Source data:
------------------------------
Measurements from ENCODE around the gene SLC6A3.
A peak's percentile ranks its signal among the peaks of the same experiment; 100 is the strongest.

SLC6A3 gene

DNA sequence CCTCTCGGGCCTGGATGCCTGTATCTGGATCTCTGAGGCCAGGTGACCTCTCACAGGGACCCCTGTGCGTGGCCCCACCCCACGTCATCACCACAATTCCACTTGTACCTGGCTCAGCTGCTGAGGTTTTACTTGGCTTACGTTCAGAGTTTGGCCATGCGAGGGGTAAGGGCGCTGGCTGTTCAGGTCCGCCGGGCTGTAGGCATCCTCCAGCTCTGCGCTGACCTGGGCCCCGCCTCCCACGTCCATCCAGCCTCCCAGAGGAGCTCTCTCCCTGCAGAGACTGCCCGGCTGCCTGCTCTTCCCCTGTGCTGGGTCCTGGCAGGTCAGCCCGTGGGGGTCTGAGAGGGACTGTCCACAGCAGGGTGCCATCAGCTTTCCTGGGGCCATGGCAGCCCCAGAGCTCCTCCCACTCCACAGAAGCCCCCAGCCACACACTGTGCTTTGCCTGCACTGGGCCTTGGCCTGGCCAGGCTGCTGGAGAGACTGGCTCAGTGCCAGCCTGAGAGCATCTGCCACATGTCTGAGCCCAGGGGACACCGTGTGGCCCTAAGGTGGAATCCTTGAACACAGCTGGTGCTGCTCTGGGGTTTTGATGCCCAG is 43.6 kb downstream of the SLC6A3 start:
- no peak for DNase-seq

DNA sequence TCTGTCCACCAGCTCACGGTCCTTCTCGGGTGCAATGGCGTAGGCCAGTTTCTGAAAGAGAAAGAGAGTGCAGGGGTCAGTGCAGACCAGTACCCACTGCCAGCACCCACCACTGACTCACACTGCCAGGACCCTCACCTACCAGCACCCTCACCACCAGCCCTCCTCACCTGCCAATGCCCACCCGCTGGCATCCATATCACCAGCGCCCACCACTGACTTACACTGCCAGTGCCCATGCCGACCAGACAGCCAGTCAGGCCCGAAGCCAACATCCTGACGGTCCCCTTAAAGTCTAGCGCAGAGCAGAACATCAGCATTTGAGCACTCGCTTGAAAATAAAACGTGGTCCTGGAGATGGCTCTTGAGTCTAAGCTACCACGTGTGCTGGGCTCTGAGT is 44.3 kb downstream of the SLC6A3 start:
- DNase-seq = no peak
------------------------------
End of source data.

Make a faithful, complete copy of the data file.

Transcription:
Measurements from ENCODE around the gene SLC6A3.
A peak's percentile ranks its signal among the peaks of the same experiment; 100 is the strongest.

SLC6A3 gene

DNA sequence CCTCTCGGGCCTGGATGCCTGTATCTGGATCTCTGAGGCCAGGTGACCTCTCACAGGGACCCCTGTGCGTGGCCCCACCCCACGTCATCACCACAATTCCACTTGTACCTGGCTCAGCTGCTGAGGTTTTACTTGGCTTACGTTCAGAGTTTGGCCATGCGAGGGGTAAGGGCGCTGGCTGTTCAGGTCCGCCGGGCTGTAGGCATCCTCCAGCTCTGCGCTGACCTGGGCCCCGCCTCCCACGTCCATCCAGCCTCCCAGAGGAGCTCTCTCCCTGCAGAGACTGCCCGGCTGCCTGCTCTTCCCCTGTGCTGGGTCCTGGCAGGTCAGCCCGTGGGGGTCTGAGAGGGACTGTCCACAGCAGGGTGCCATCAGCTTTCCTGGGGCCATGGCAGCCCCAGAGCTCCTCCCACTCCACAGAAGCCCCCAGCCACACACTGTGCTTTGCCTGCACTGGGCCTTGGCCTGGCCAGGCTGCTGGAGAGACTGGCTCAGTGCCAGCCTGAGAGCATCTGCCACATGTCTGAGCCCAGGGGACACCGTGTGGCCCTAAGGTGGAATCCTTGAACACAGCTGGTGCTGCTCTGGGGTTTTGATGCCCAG is 43.6 kb downstream of the SLC6A3 start:
- no peak for DNase-seq

DNA sequence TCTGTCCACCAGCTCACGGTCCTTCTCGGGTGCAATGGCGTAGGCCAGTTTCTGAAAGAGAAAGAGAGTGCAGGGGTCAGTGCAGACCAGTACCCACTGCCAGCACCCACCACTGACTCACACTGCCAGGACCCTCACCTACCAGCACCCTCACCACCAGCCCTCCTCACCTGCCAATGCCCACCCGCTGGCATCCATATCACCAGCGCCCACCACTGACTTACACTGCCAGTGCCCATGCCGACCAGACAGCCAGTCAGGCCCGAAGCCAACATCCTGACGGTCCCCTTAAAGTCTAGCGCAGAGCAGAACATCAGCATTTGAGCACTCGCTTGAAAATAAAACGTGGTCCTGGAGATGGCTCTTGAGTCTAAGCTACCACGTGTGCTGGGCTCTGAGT is 44.3 kb downstream of the SLC6A3 start:
- DNase-seq = no peak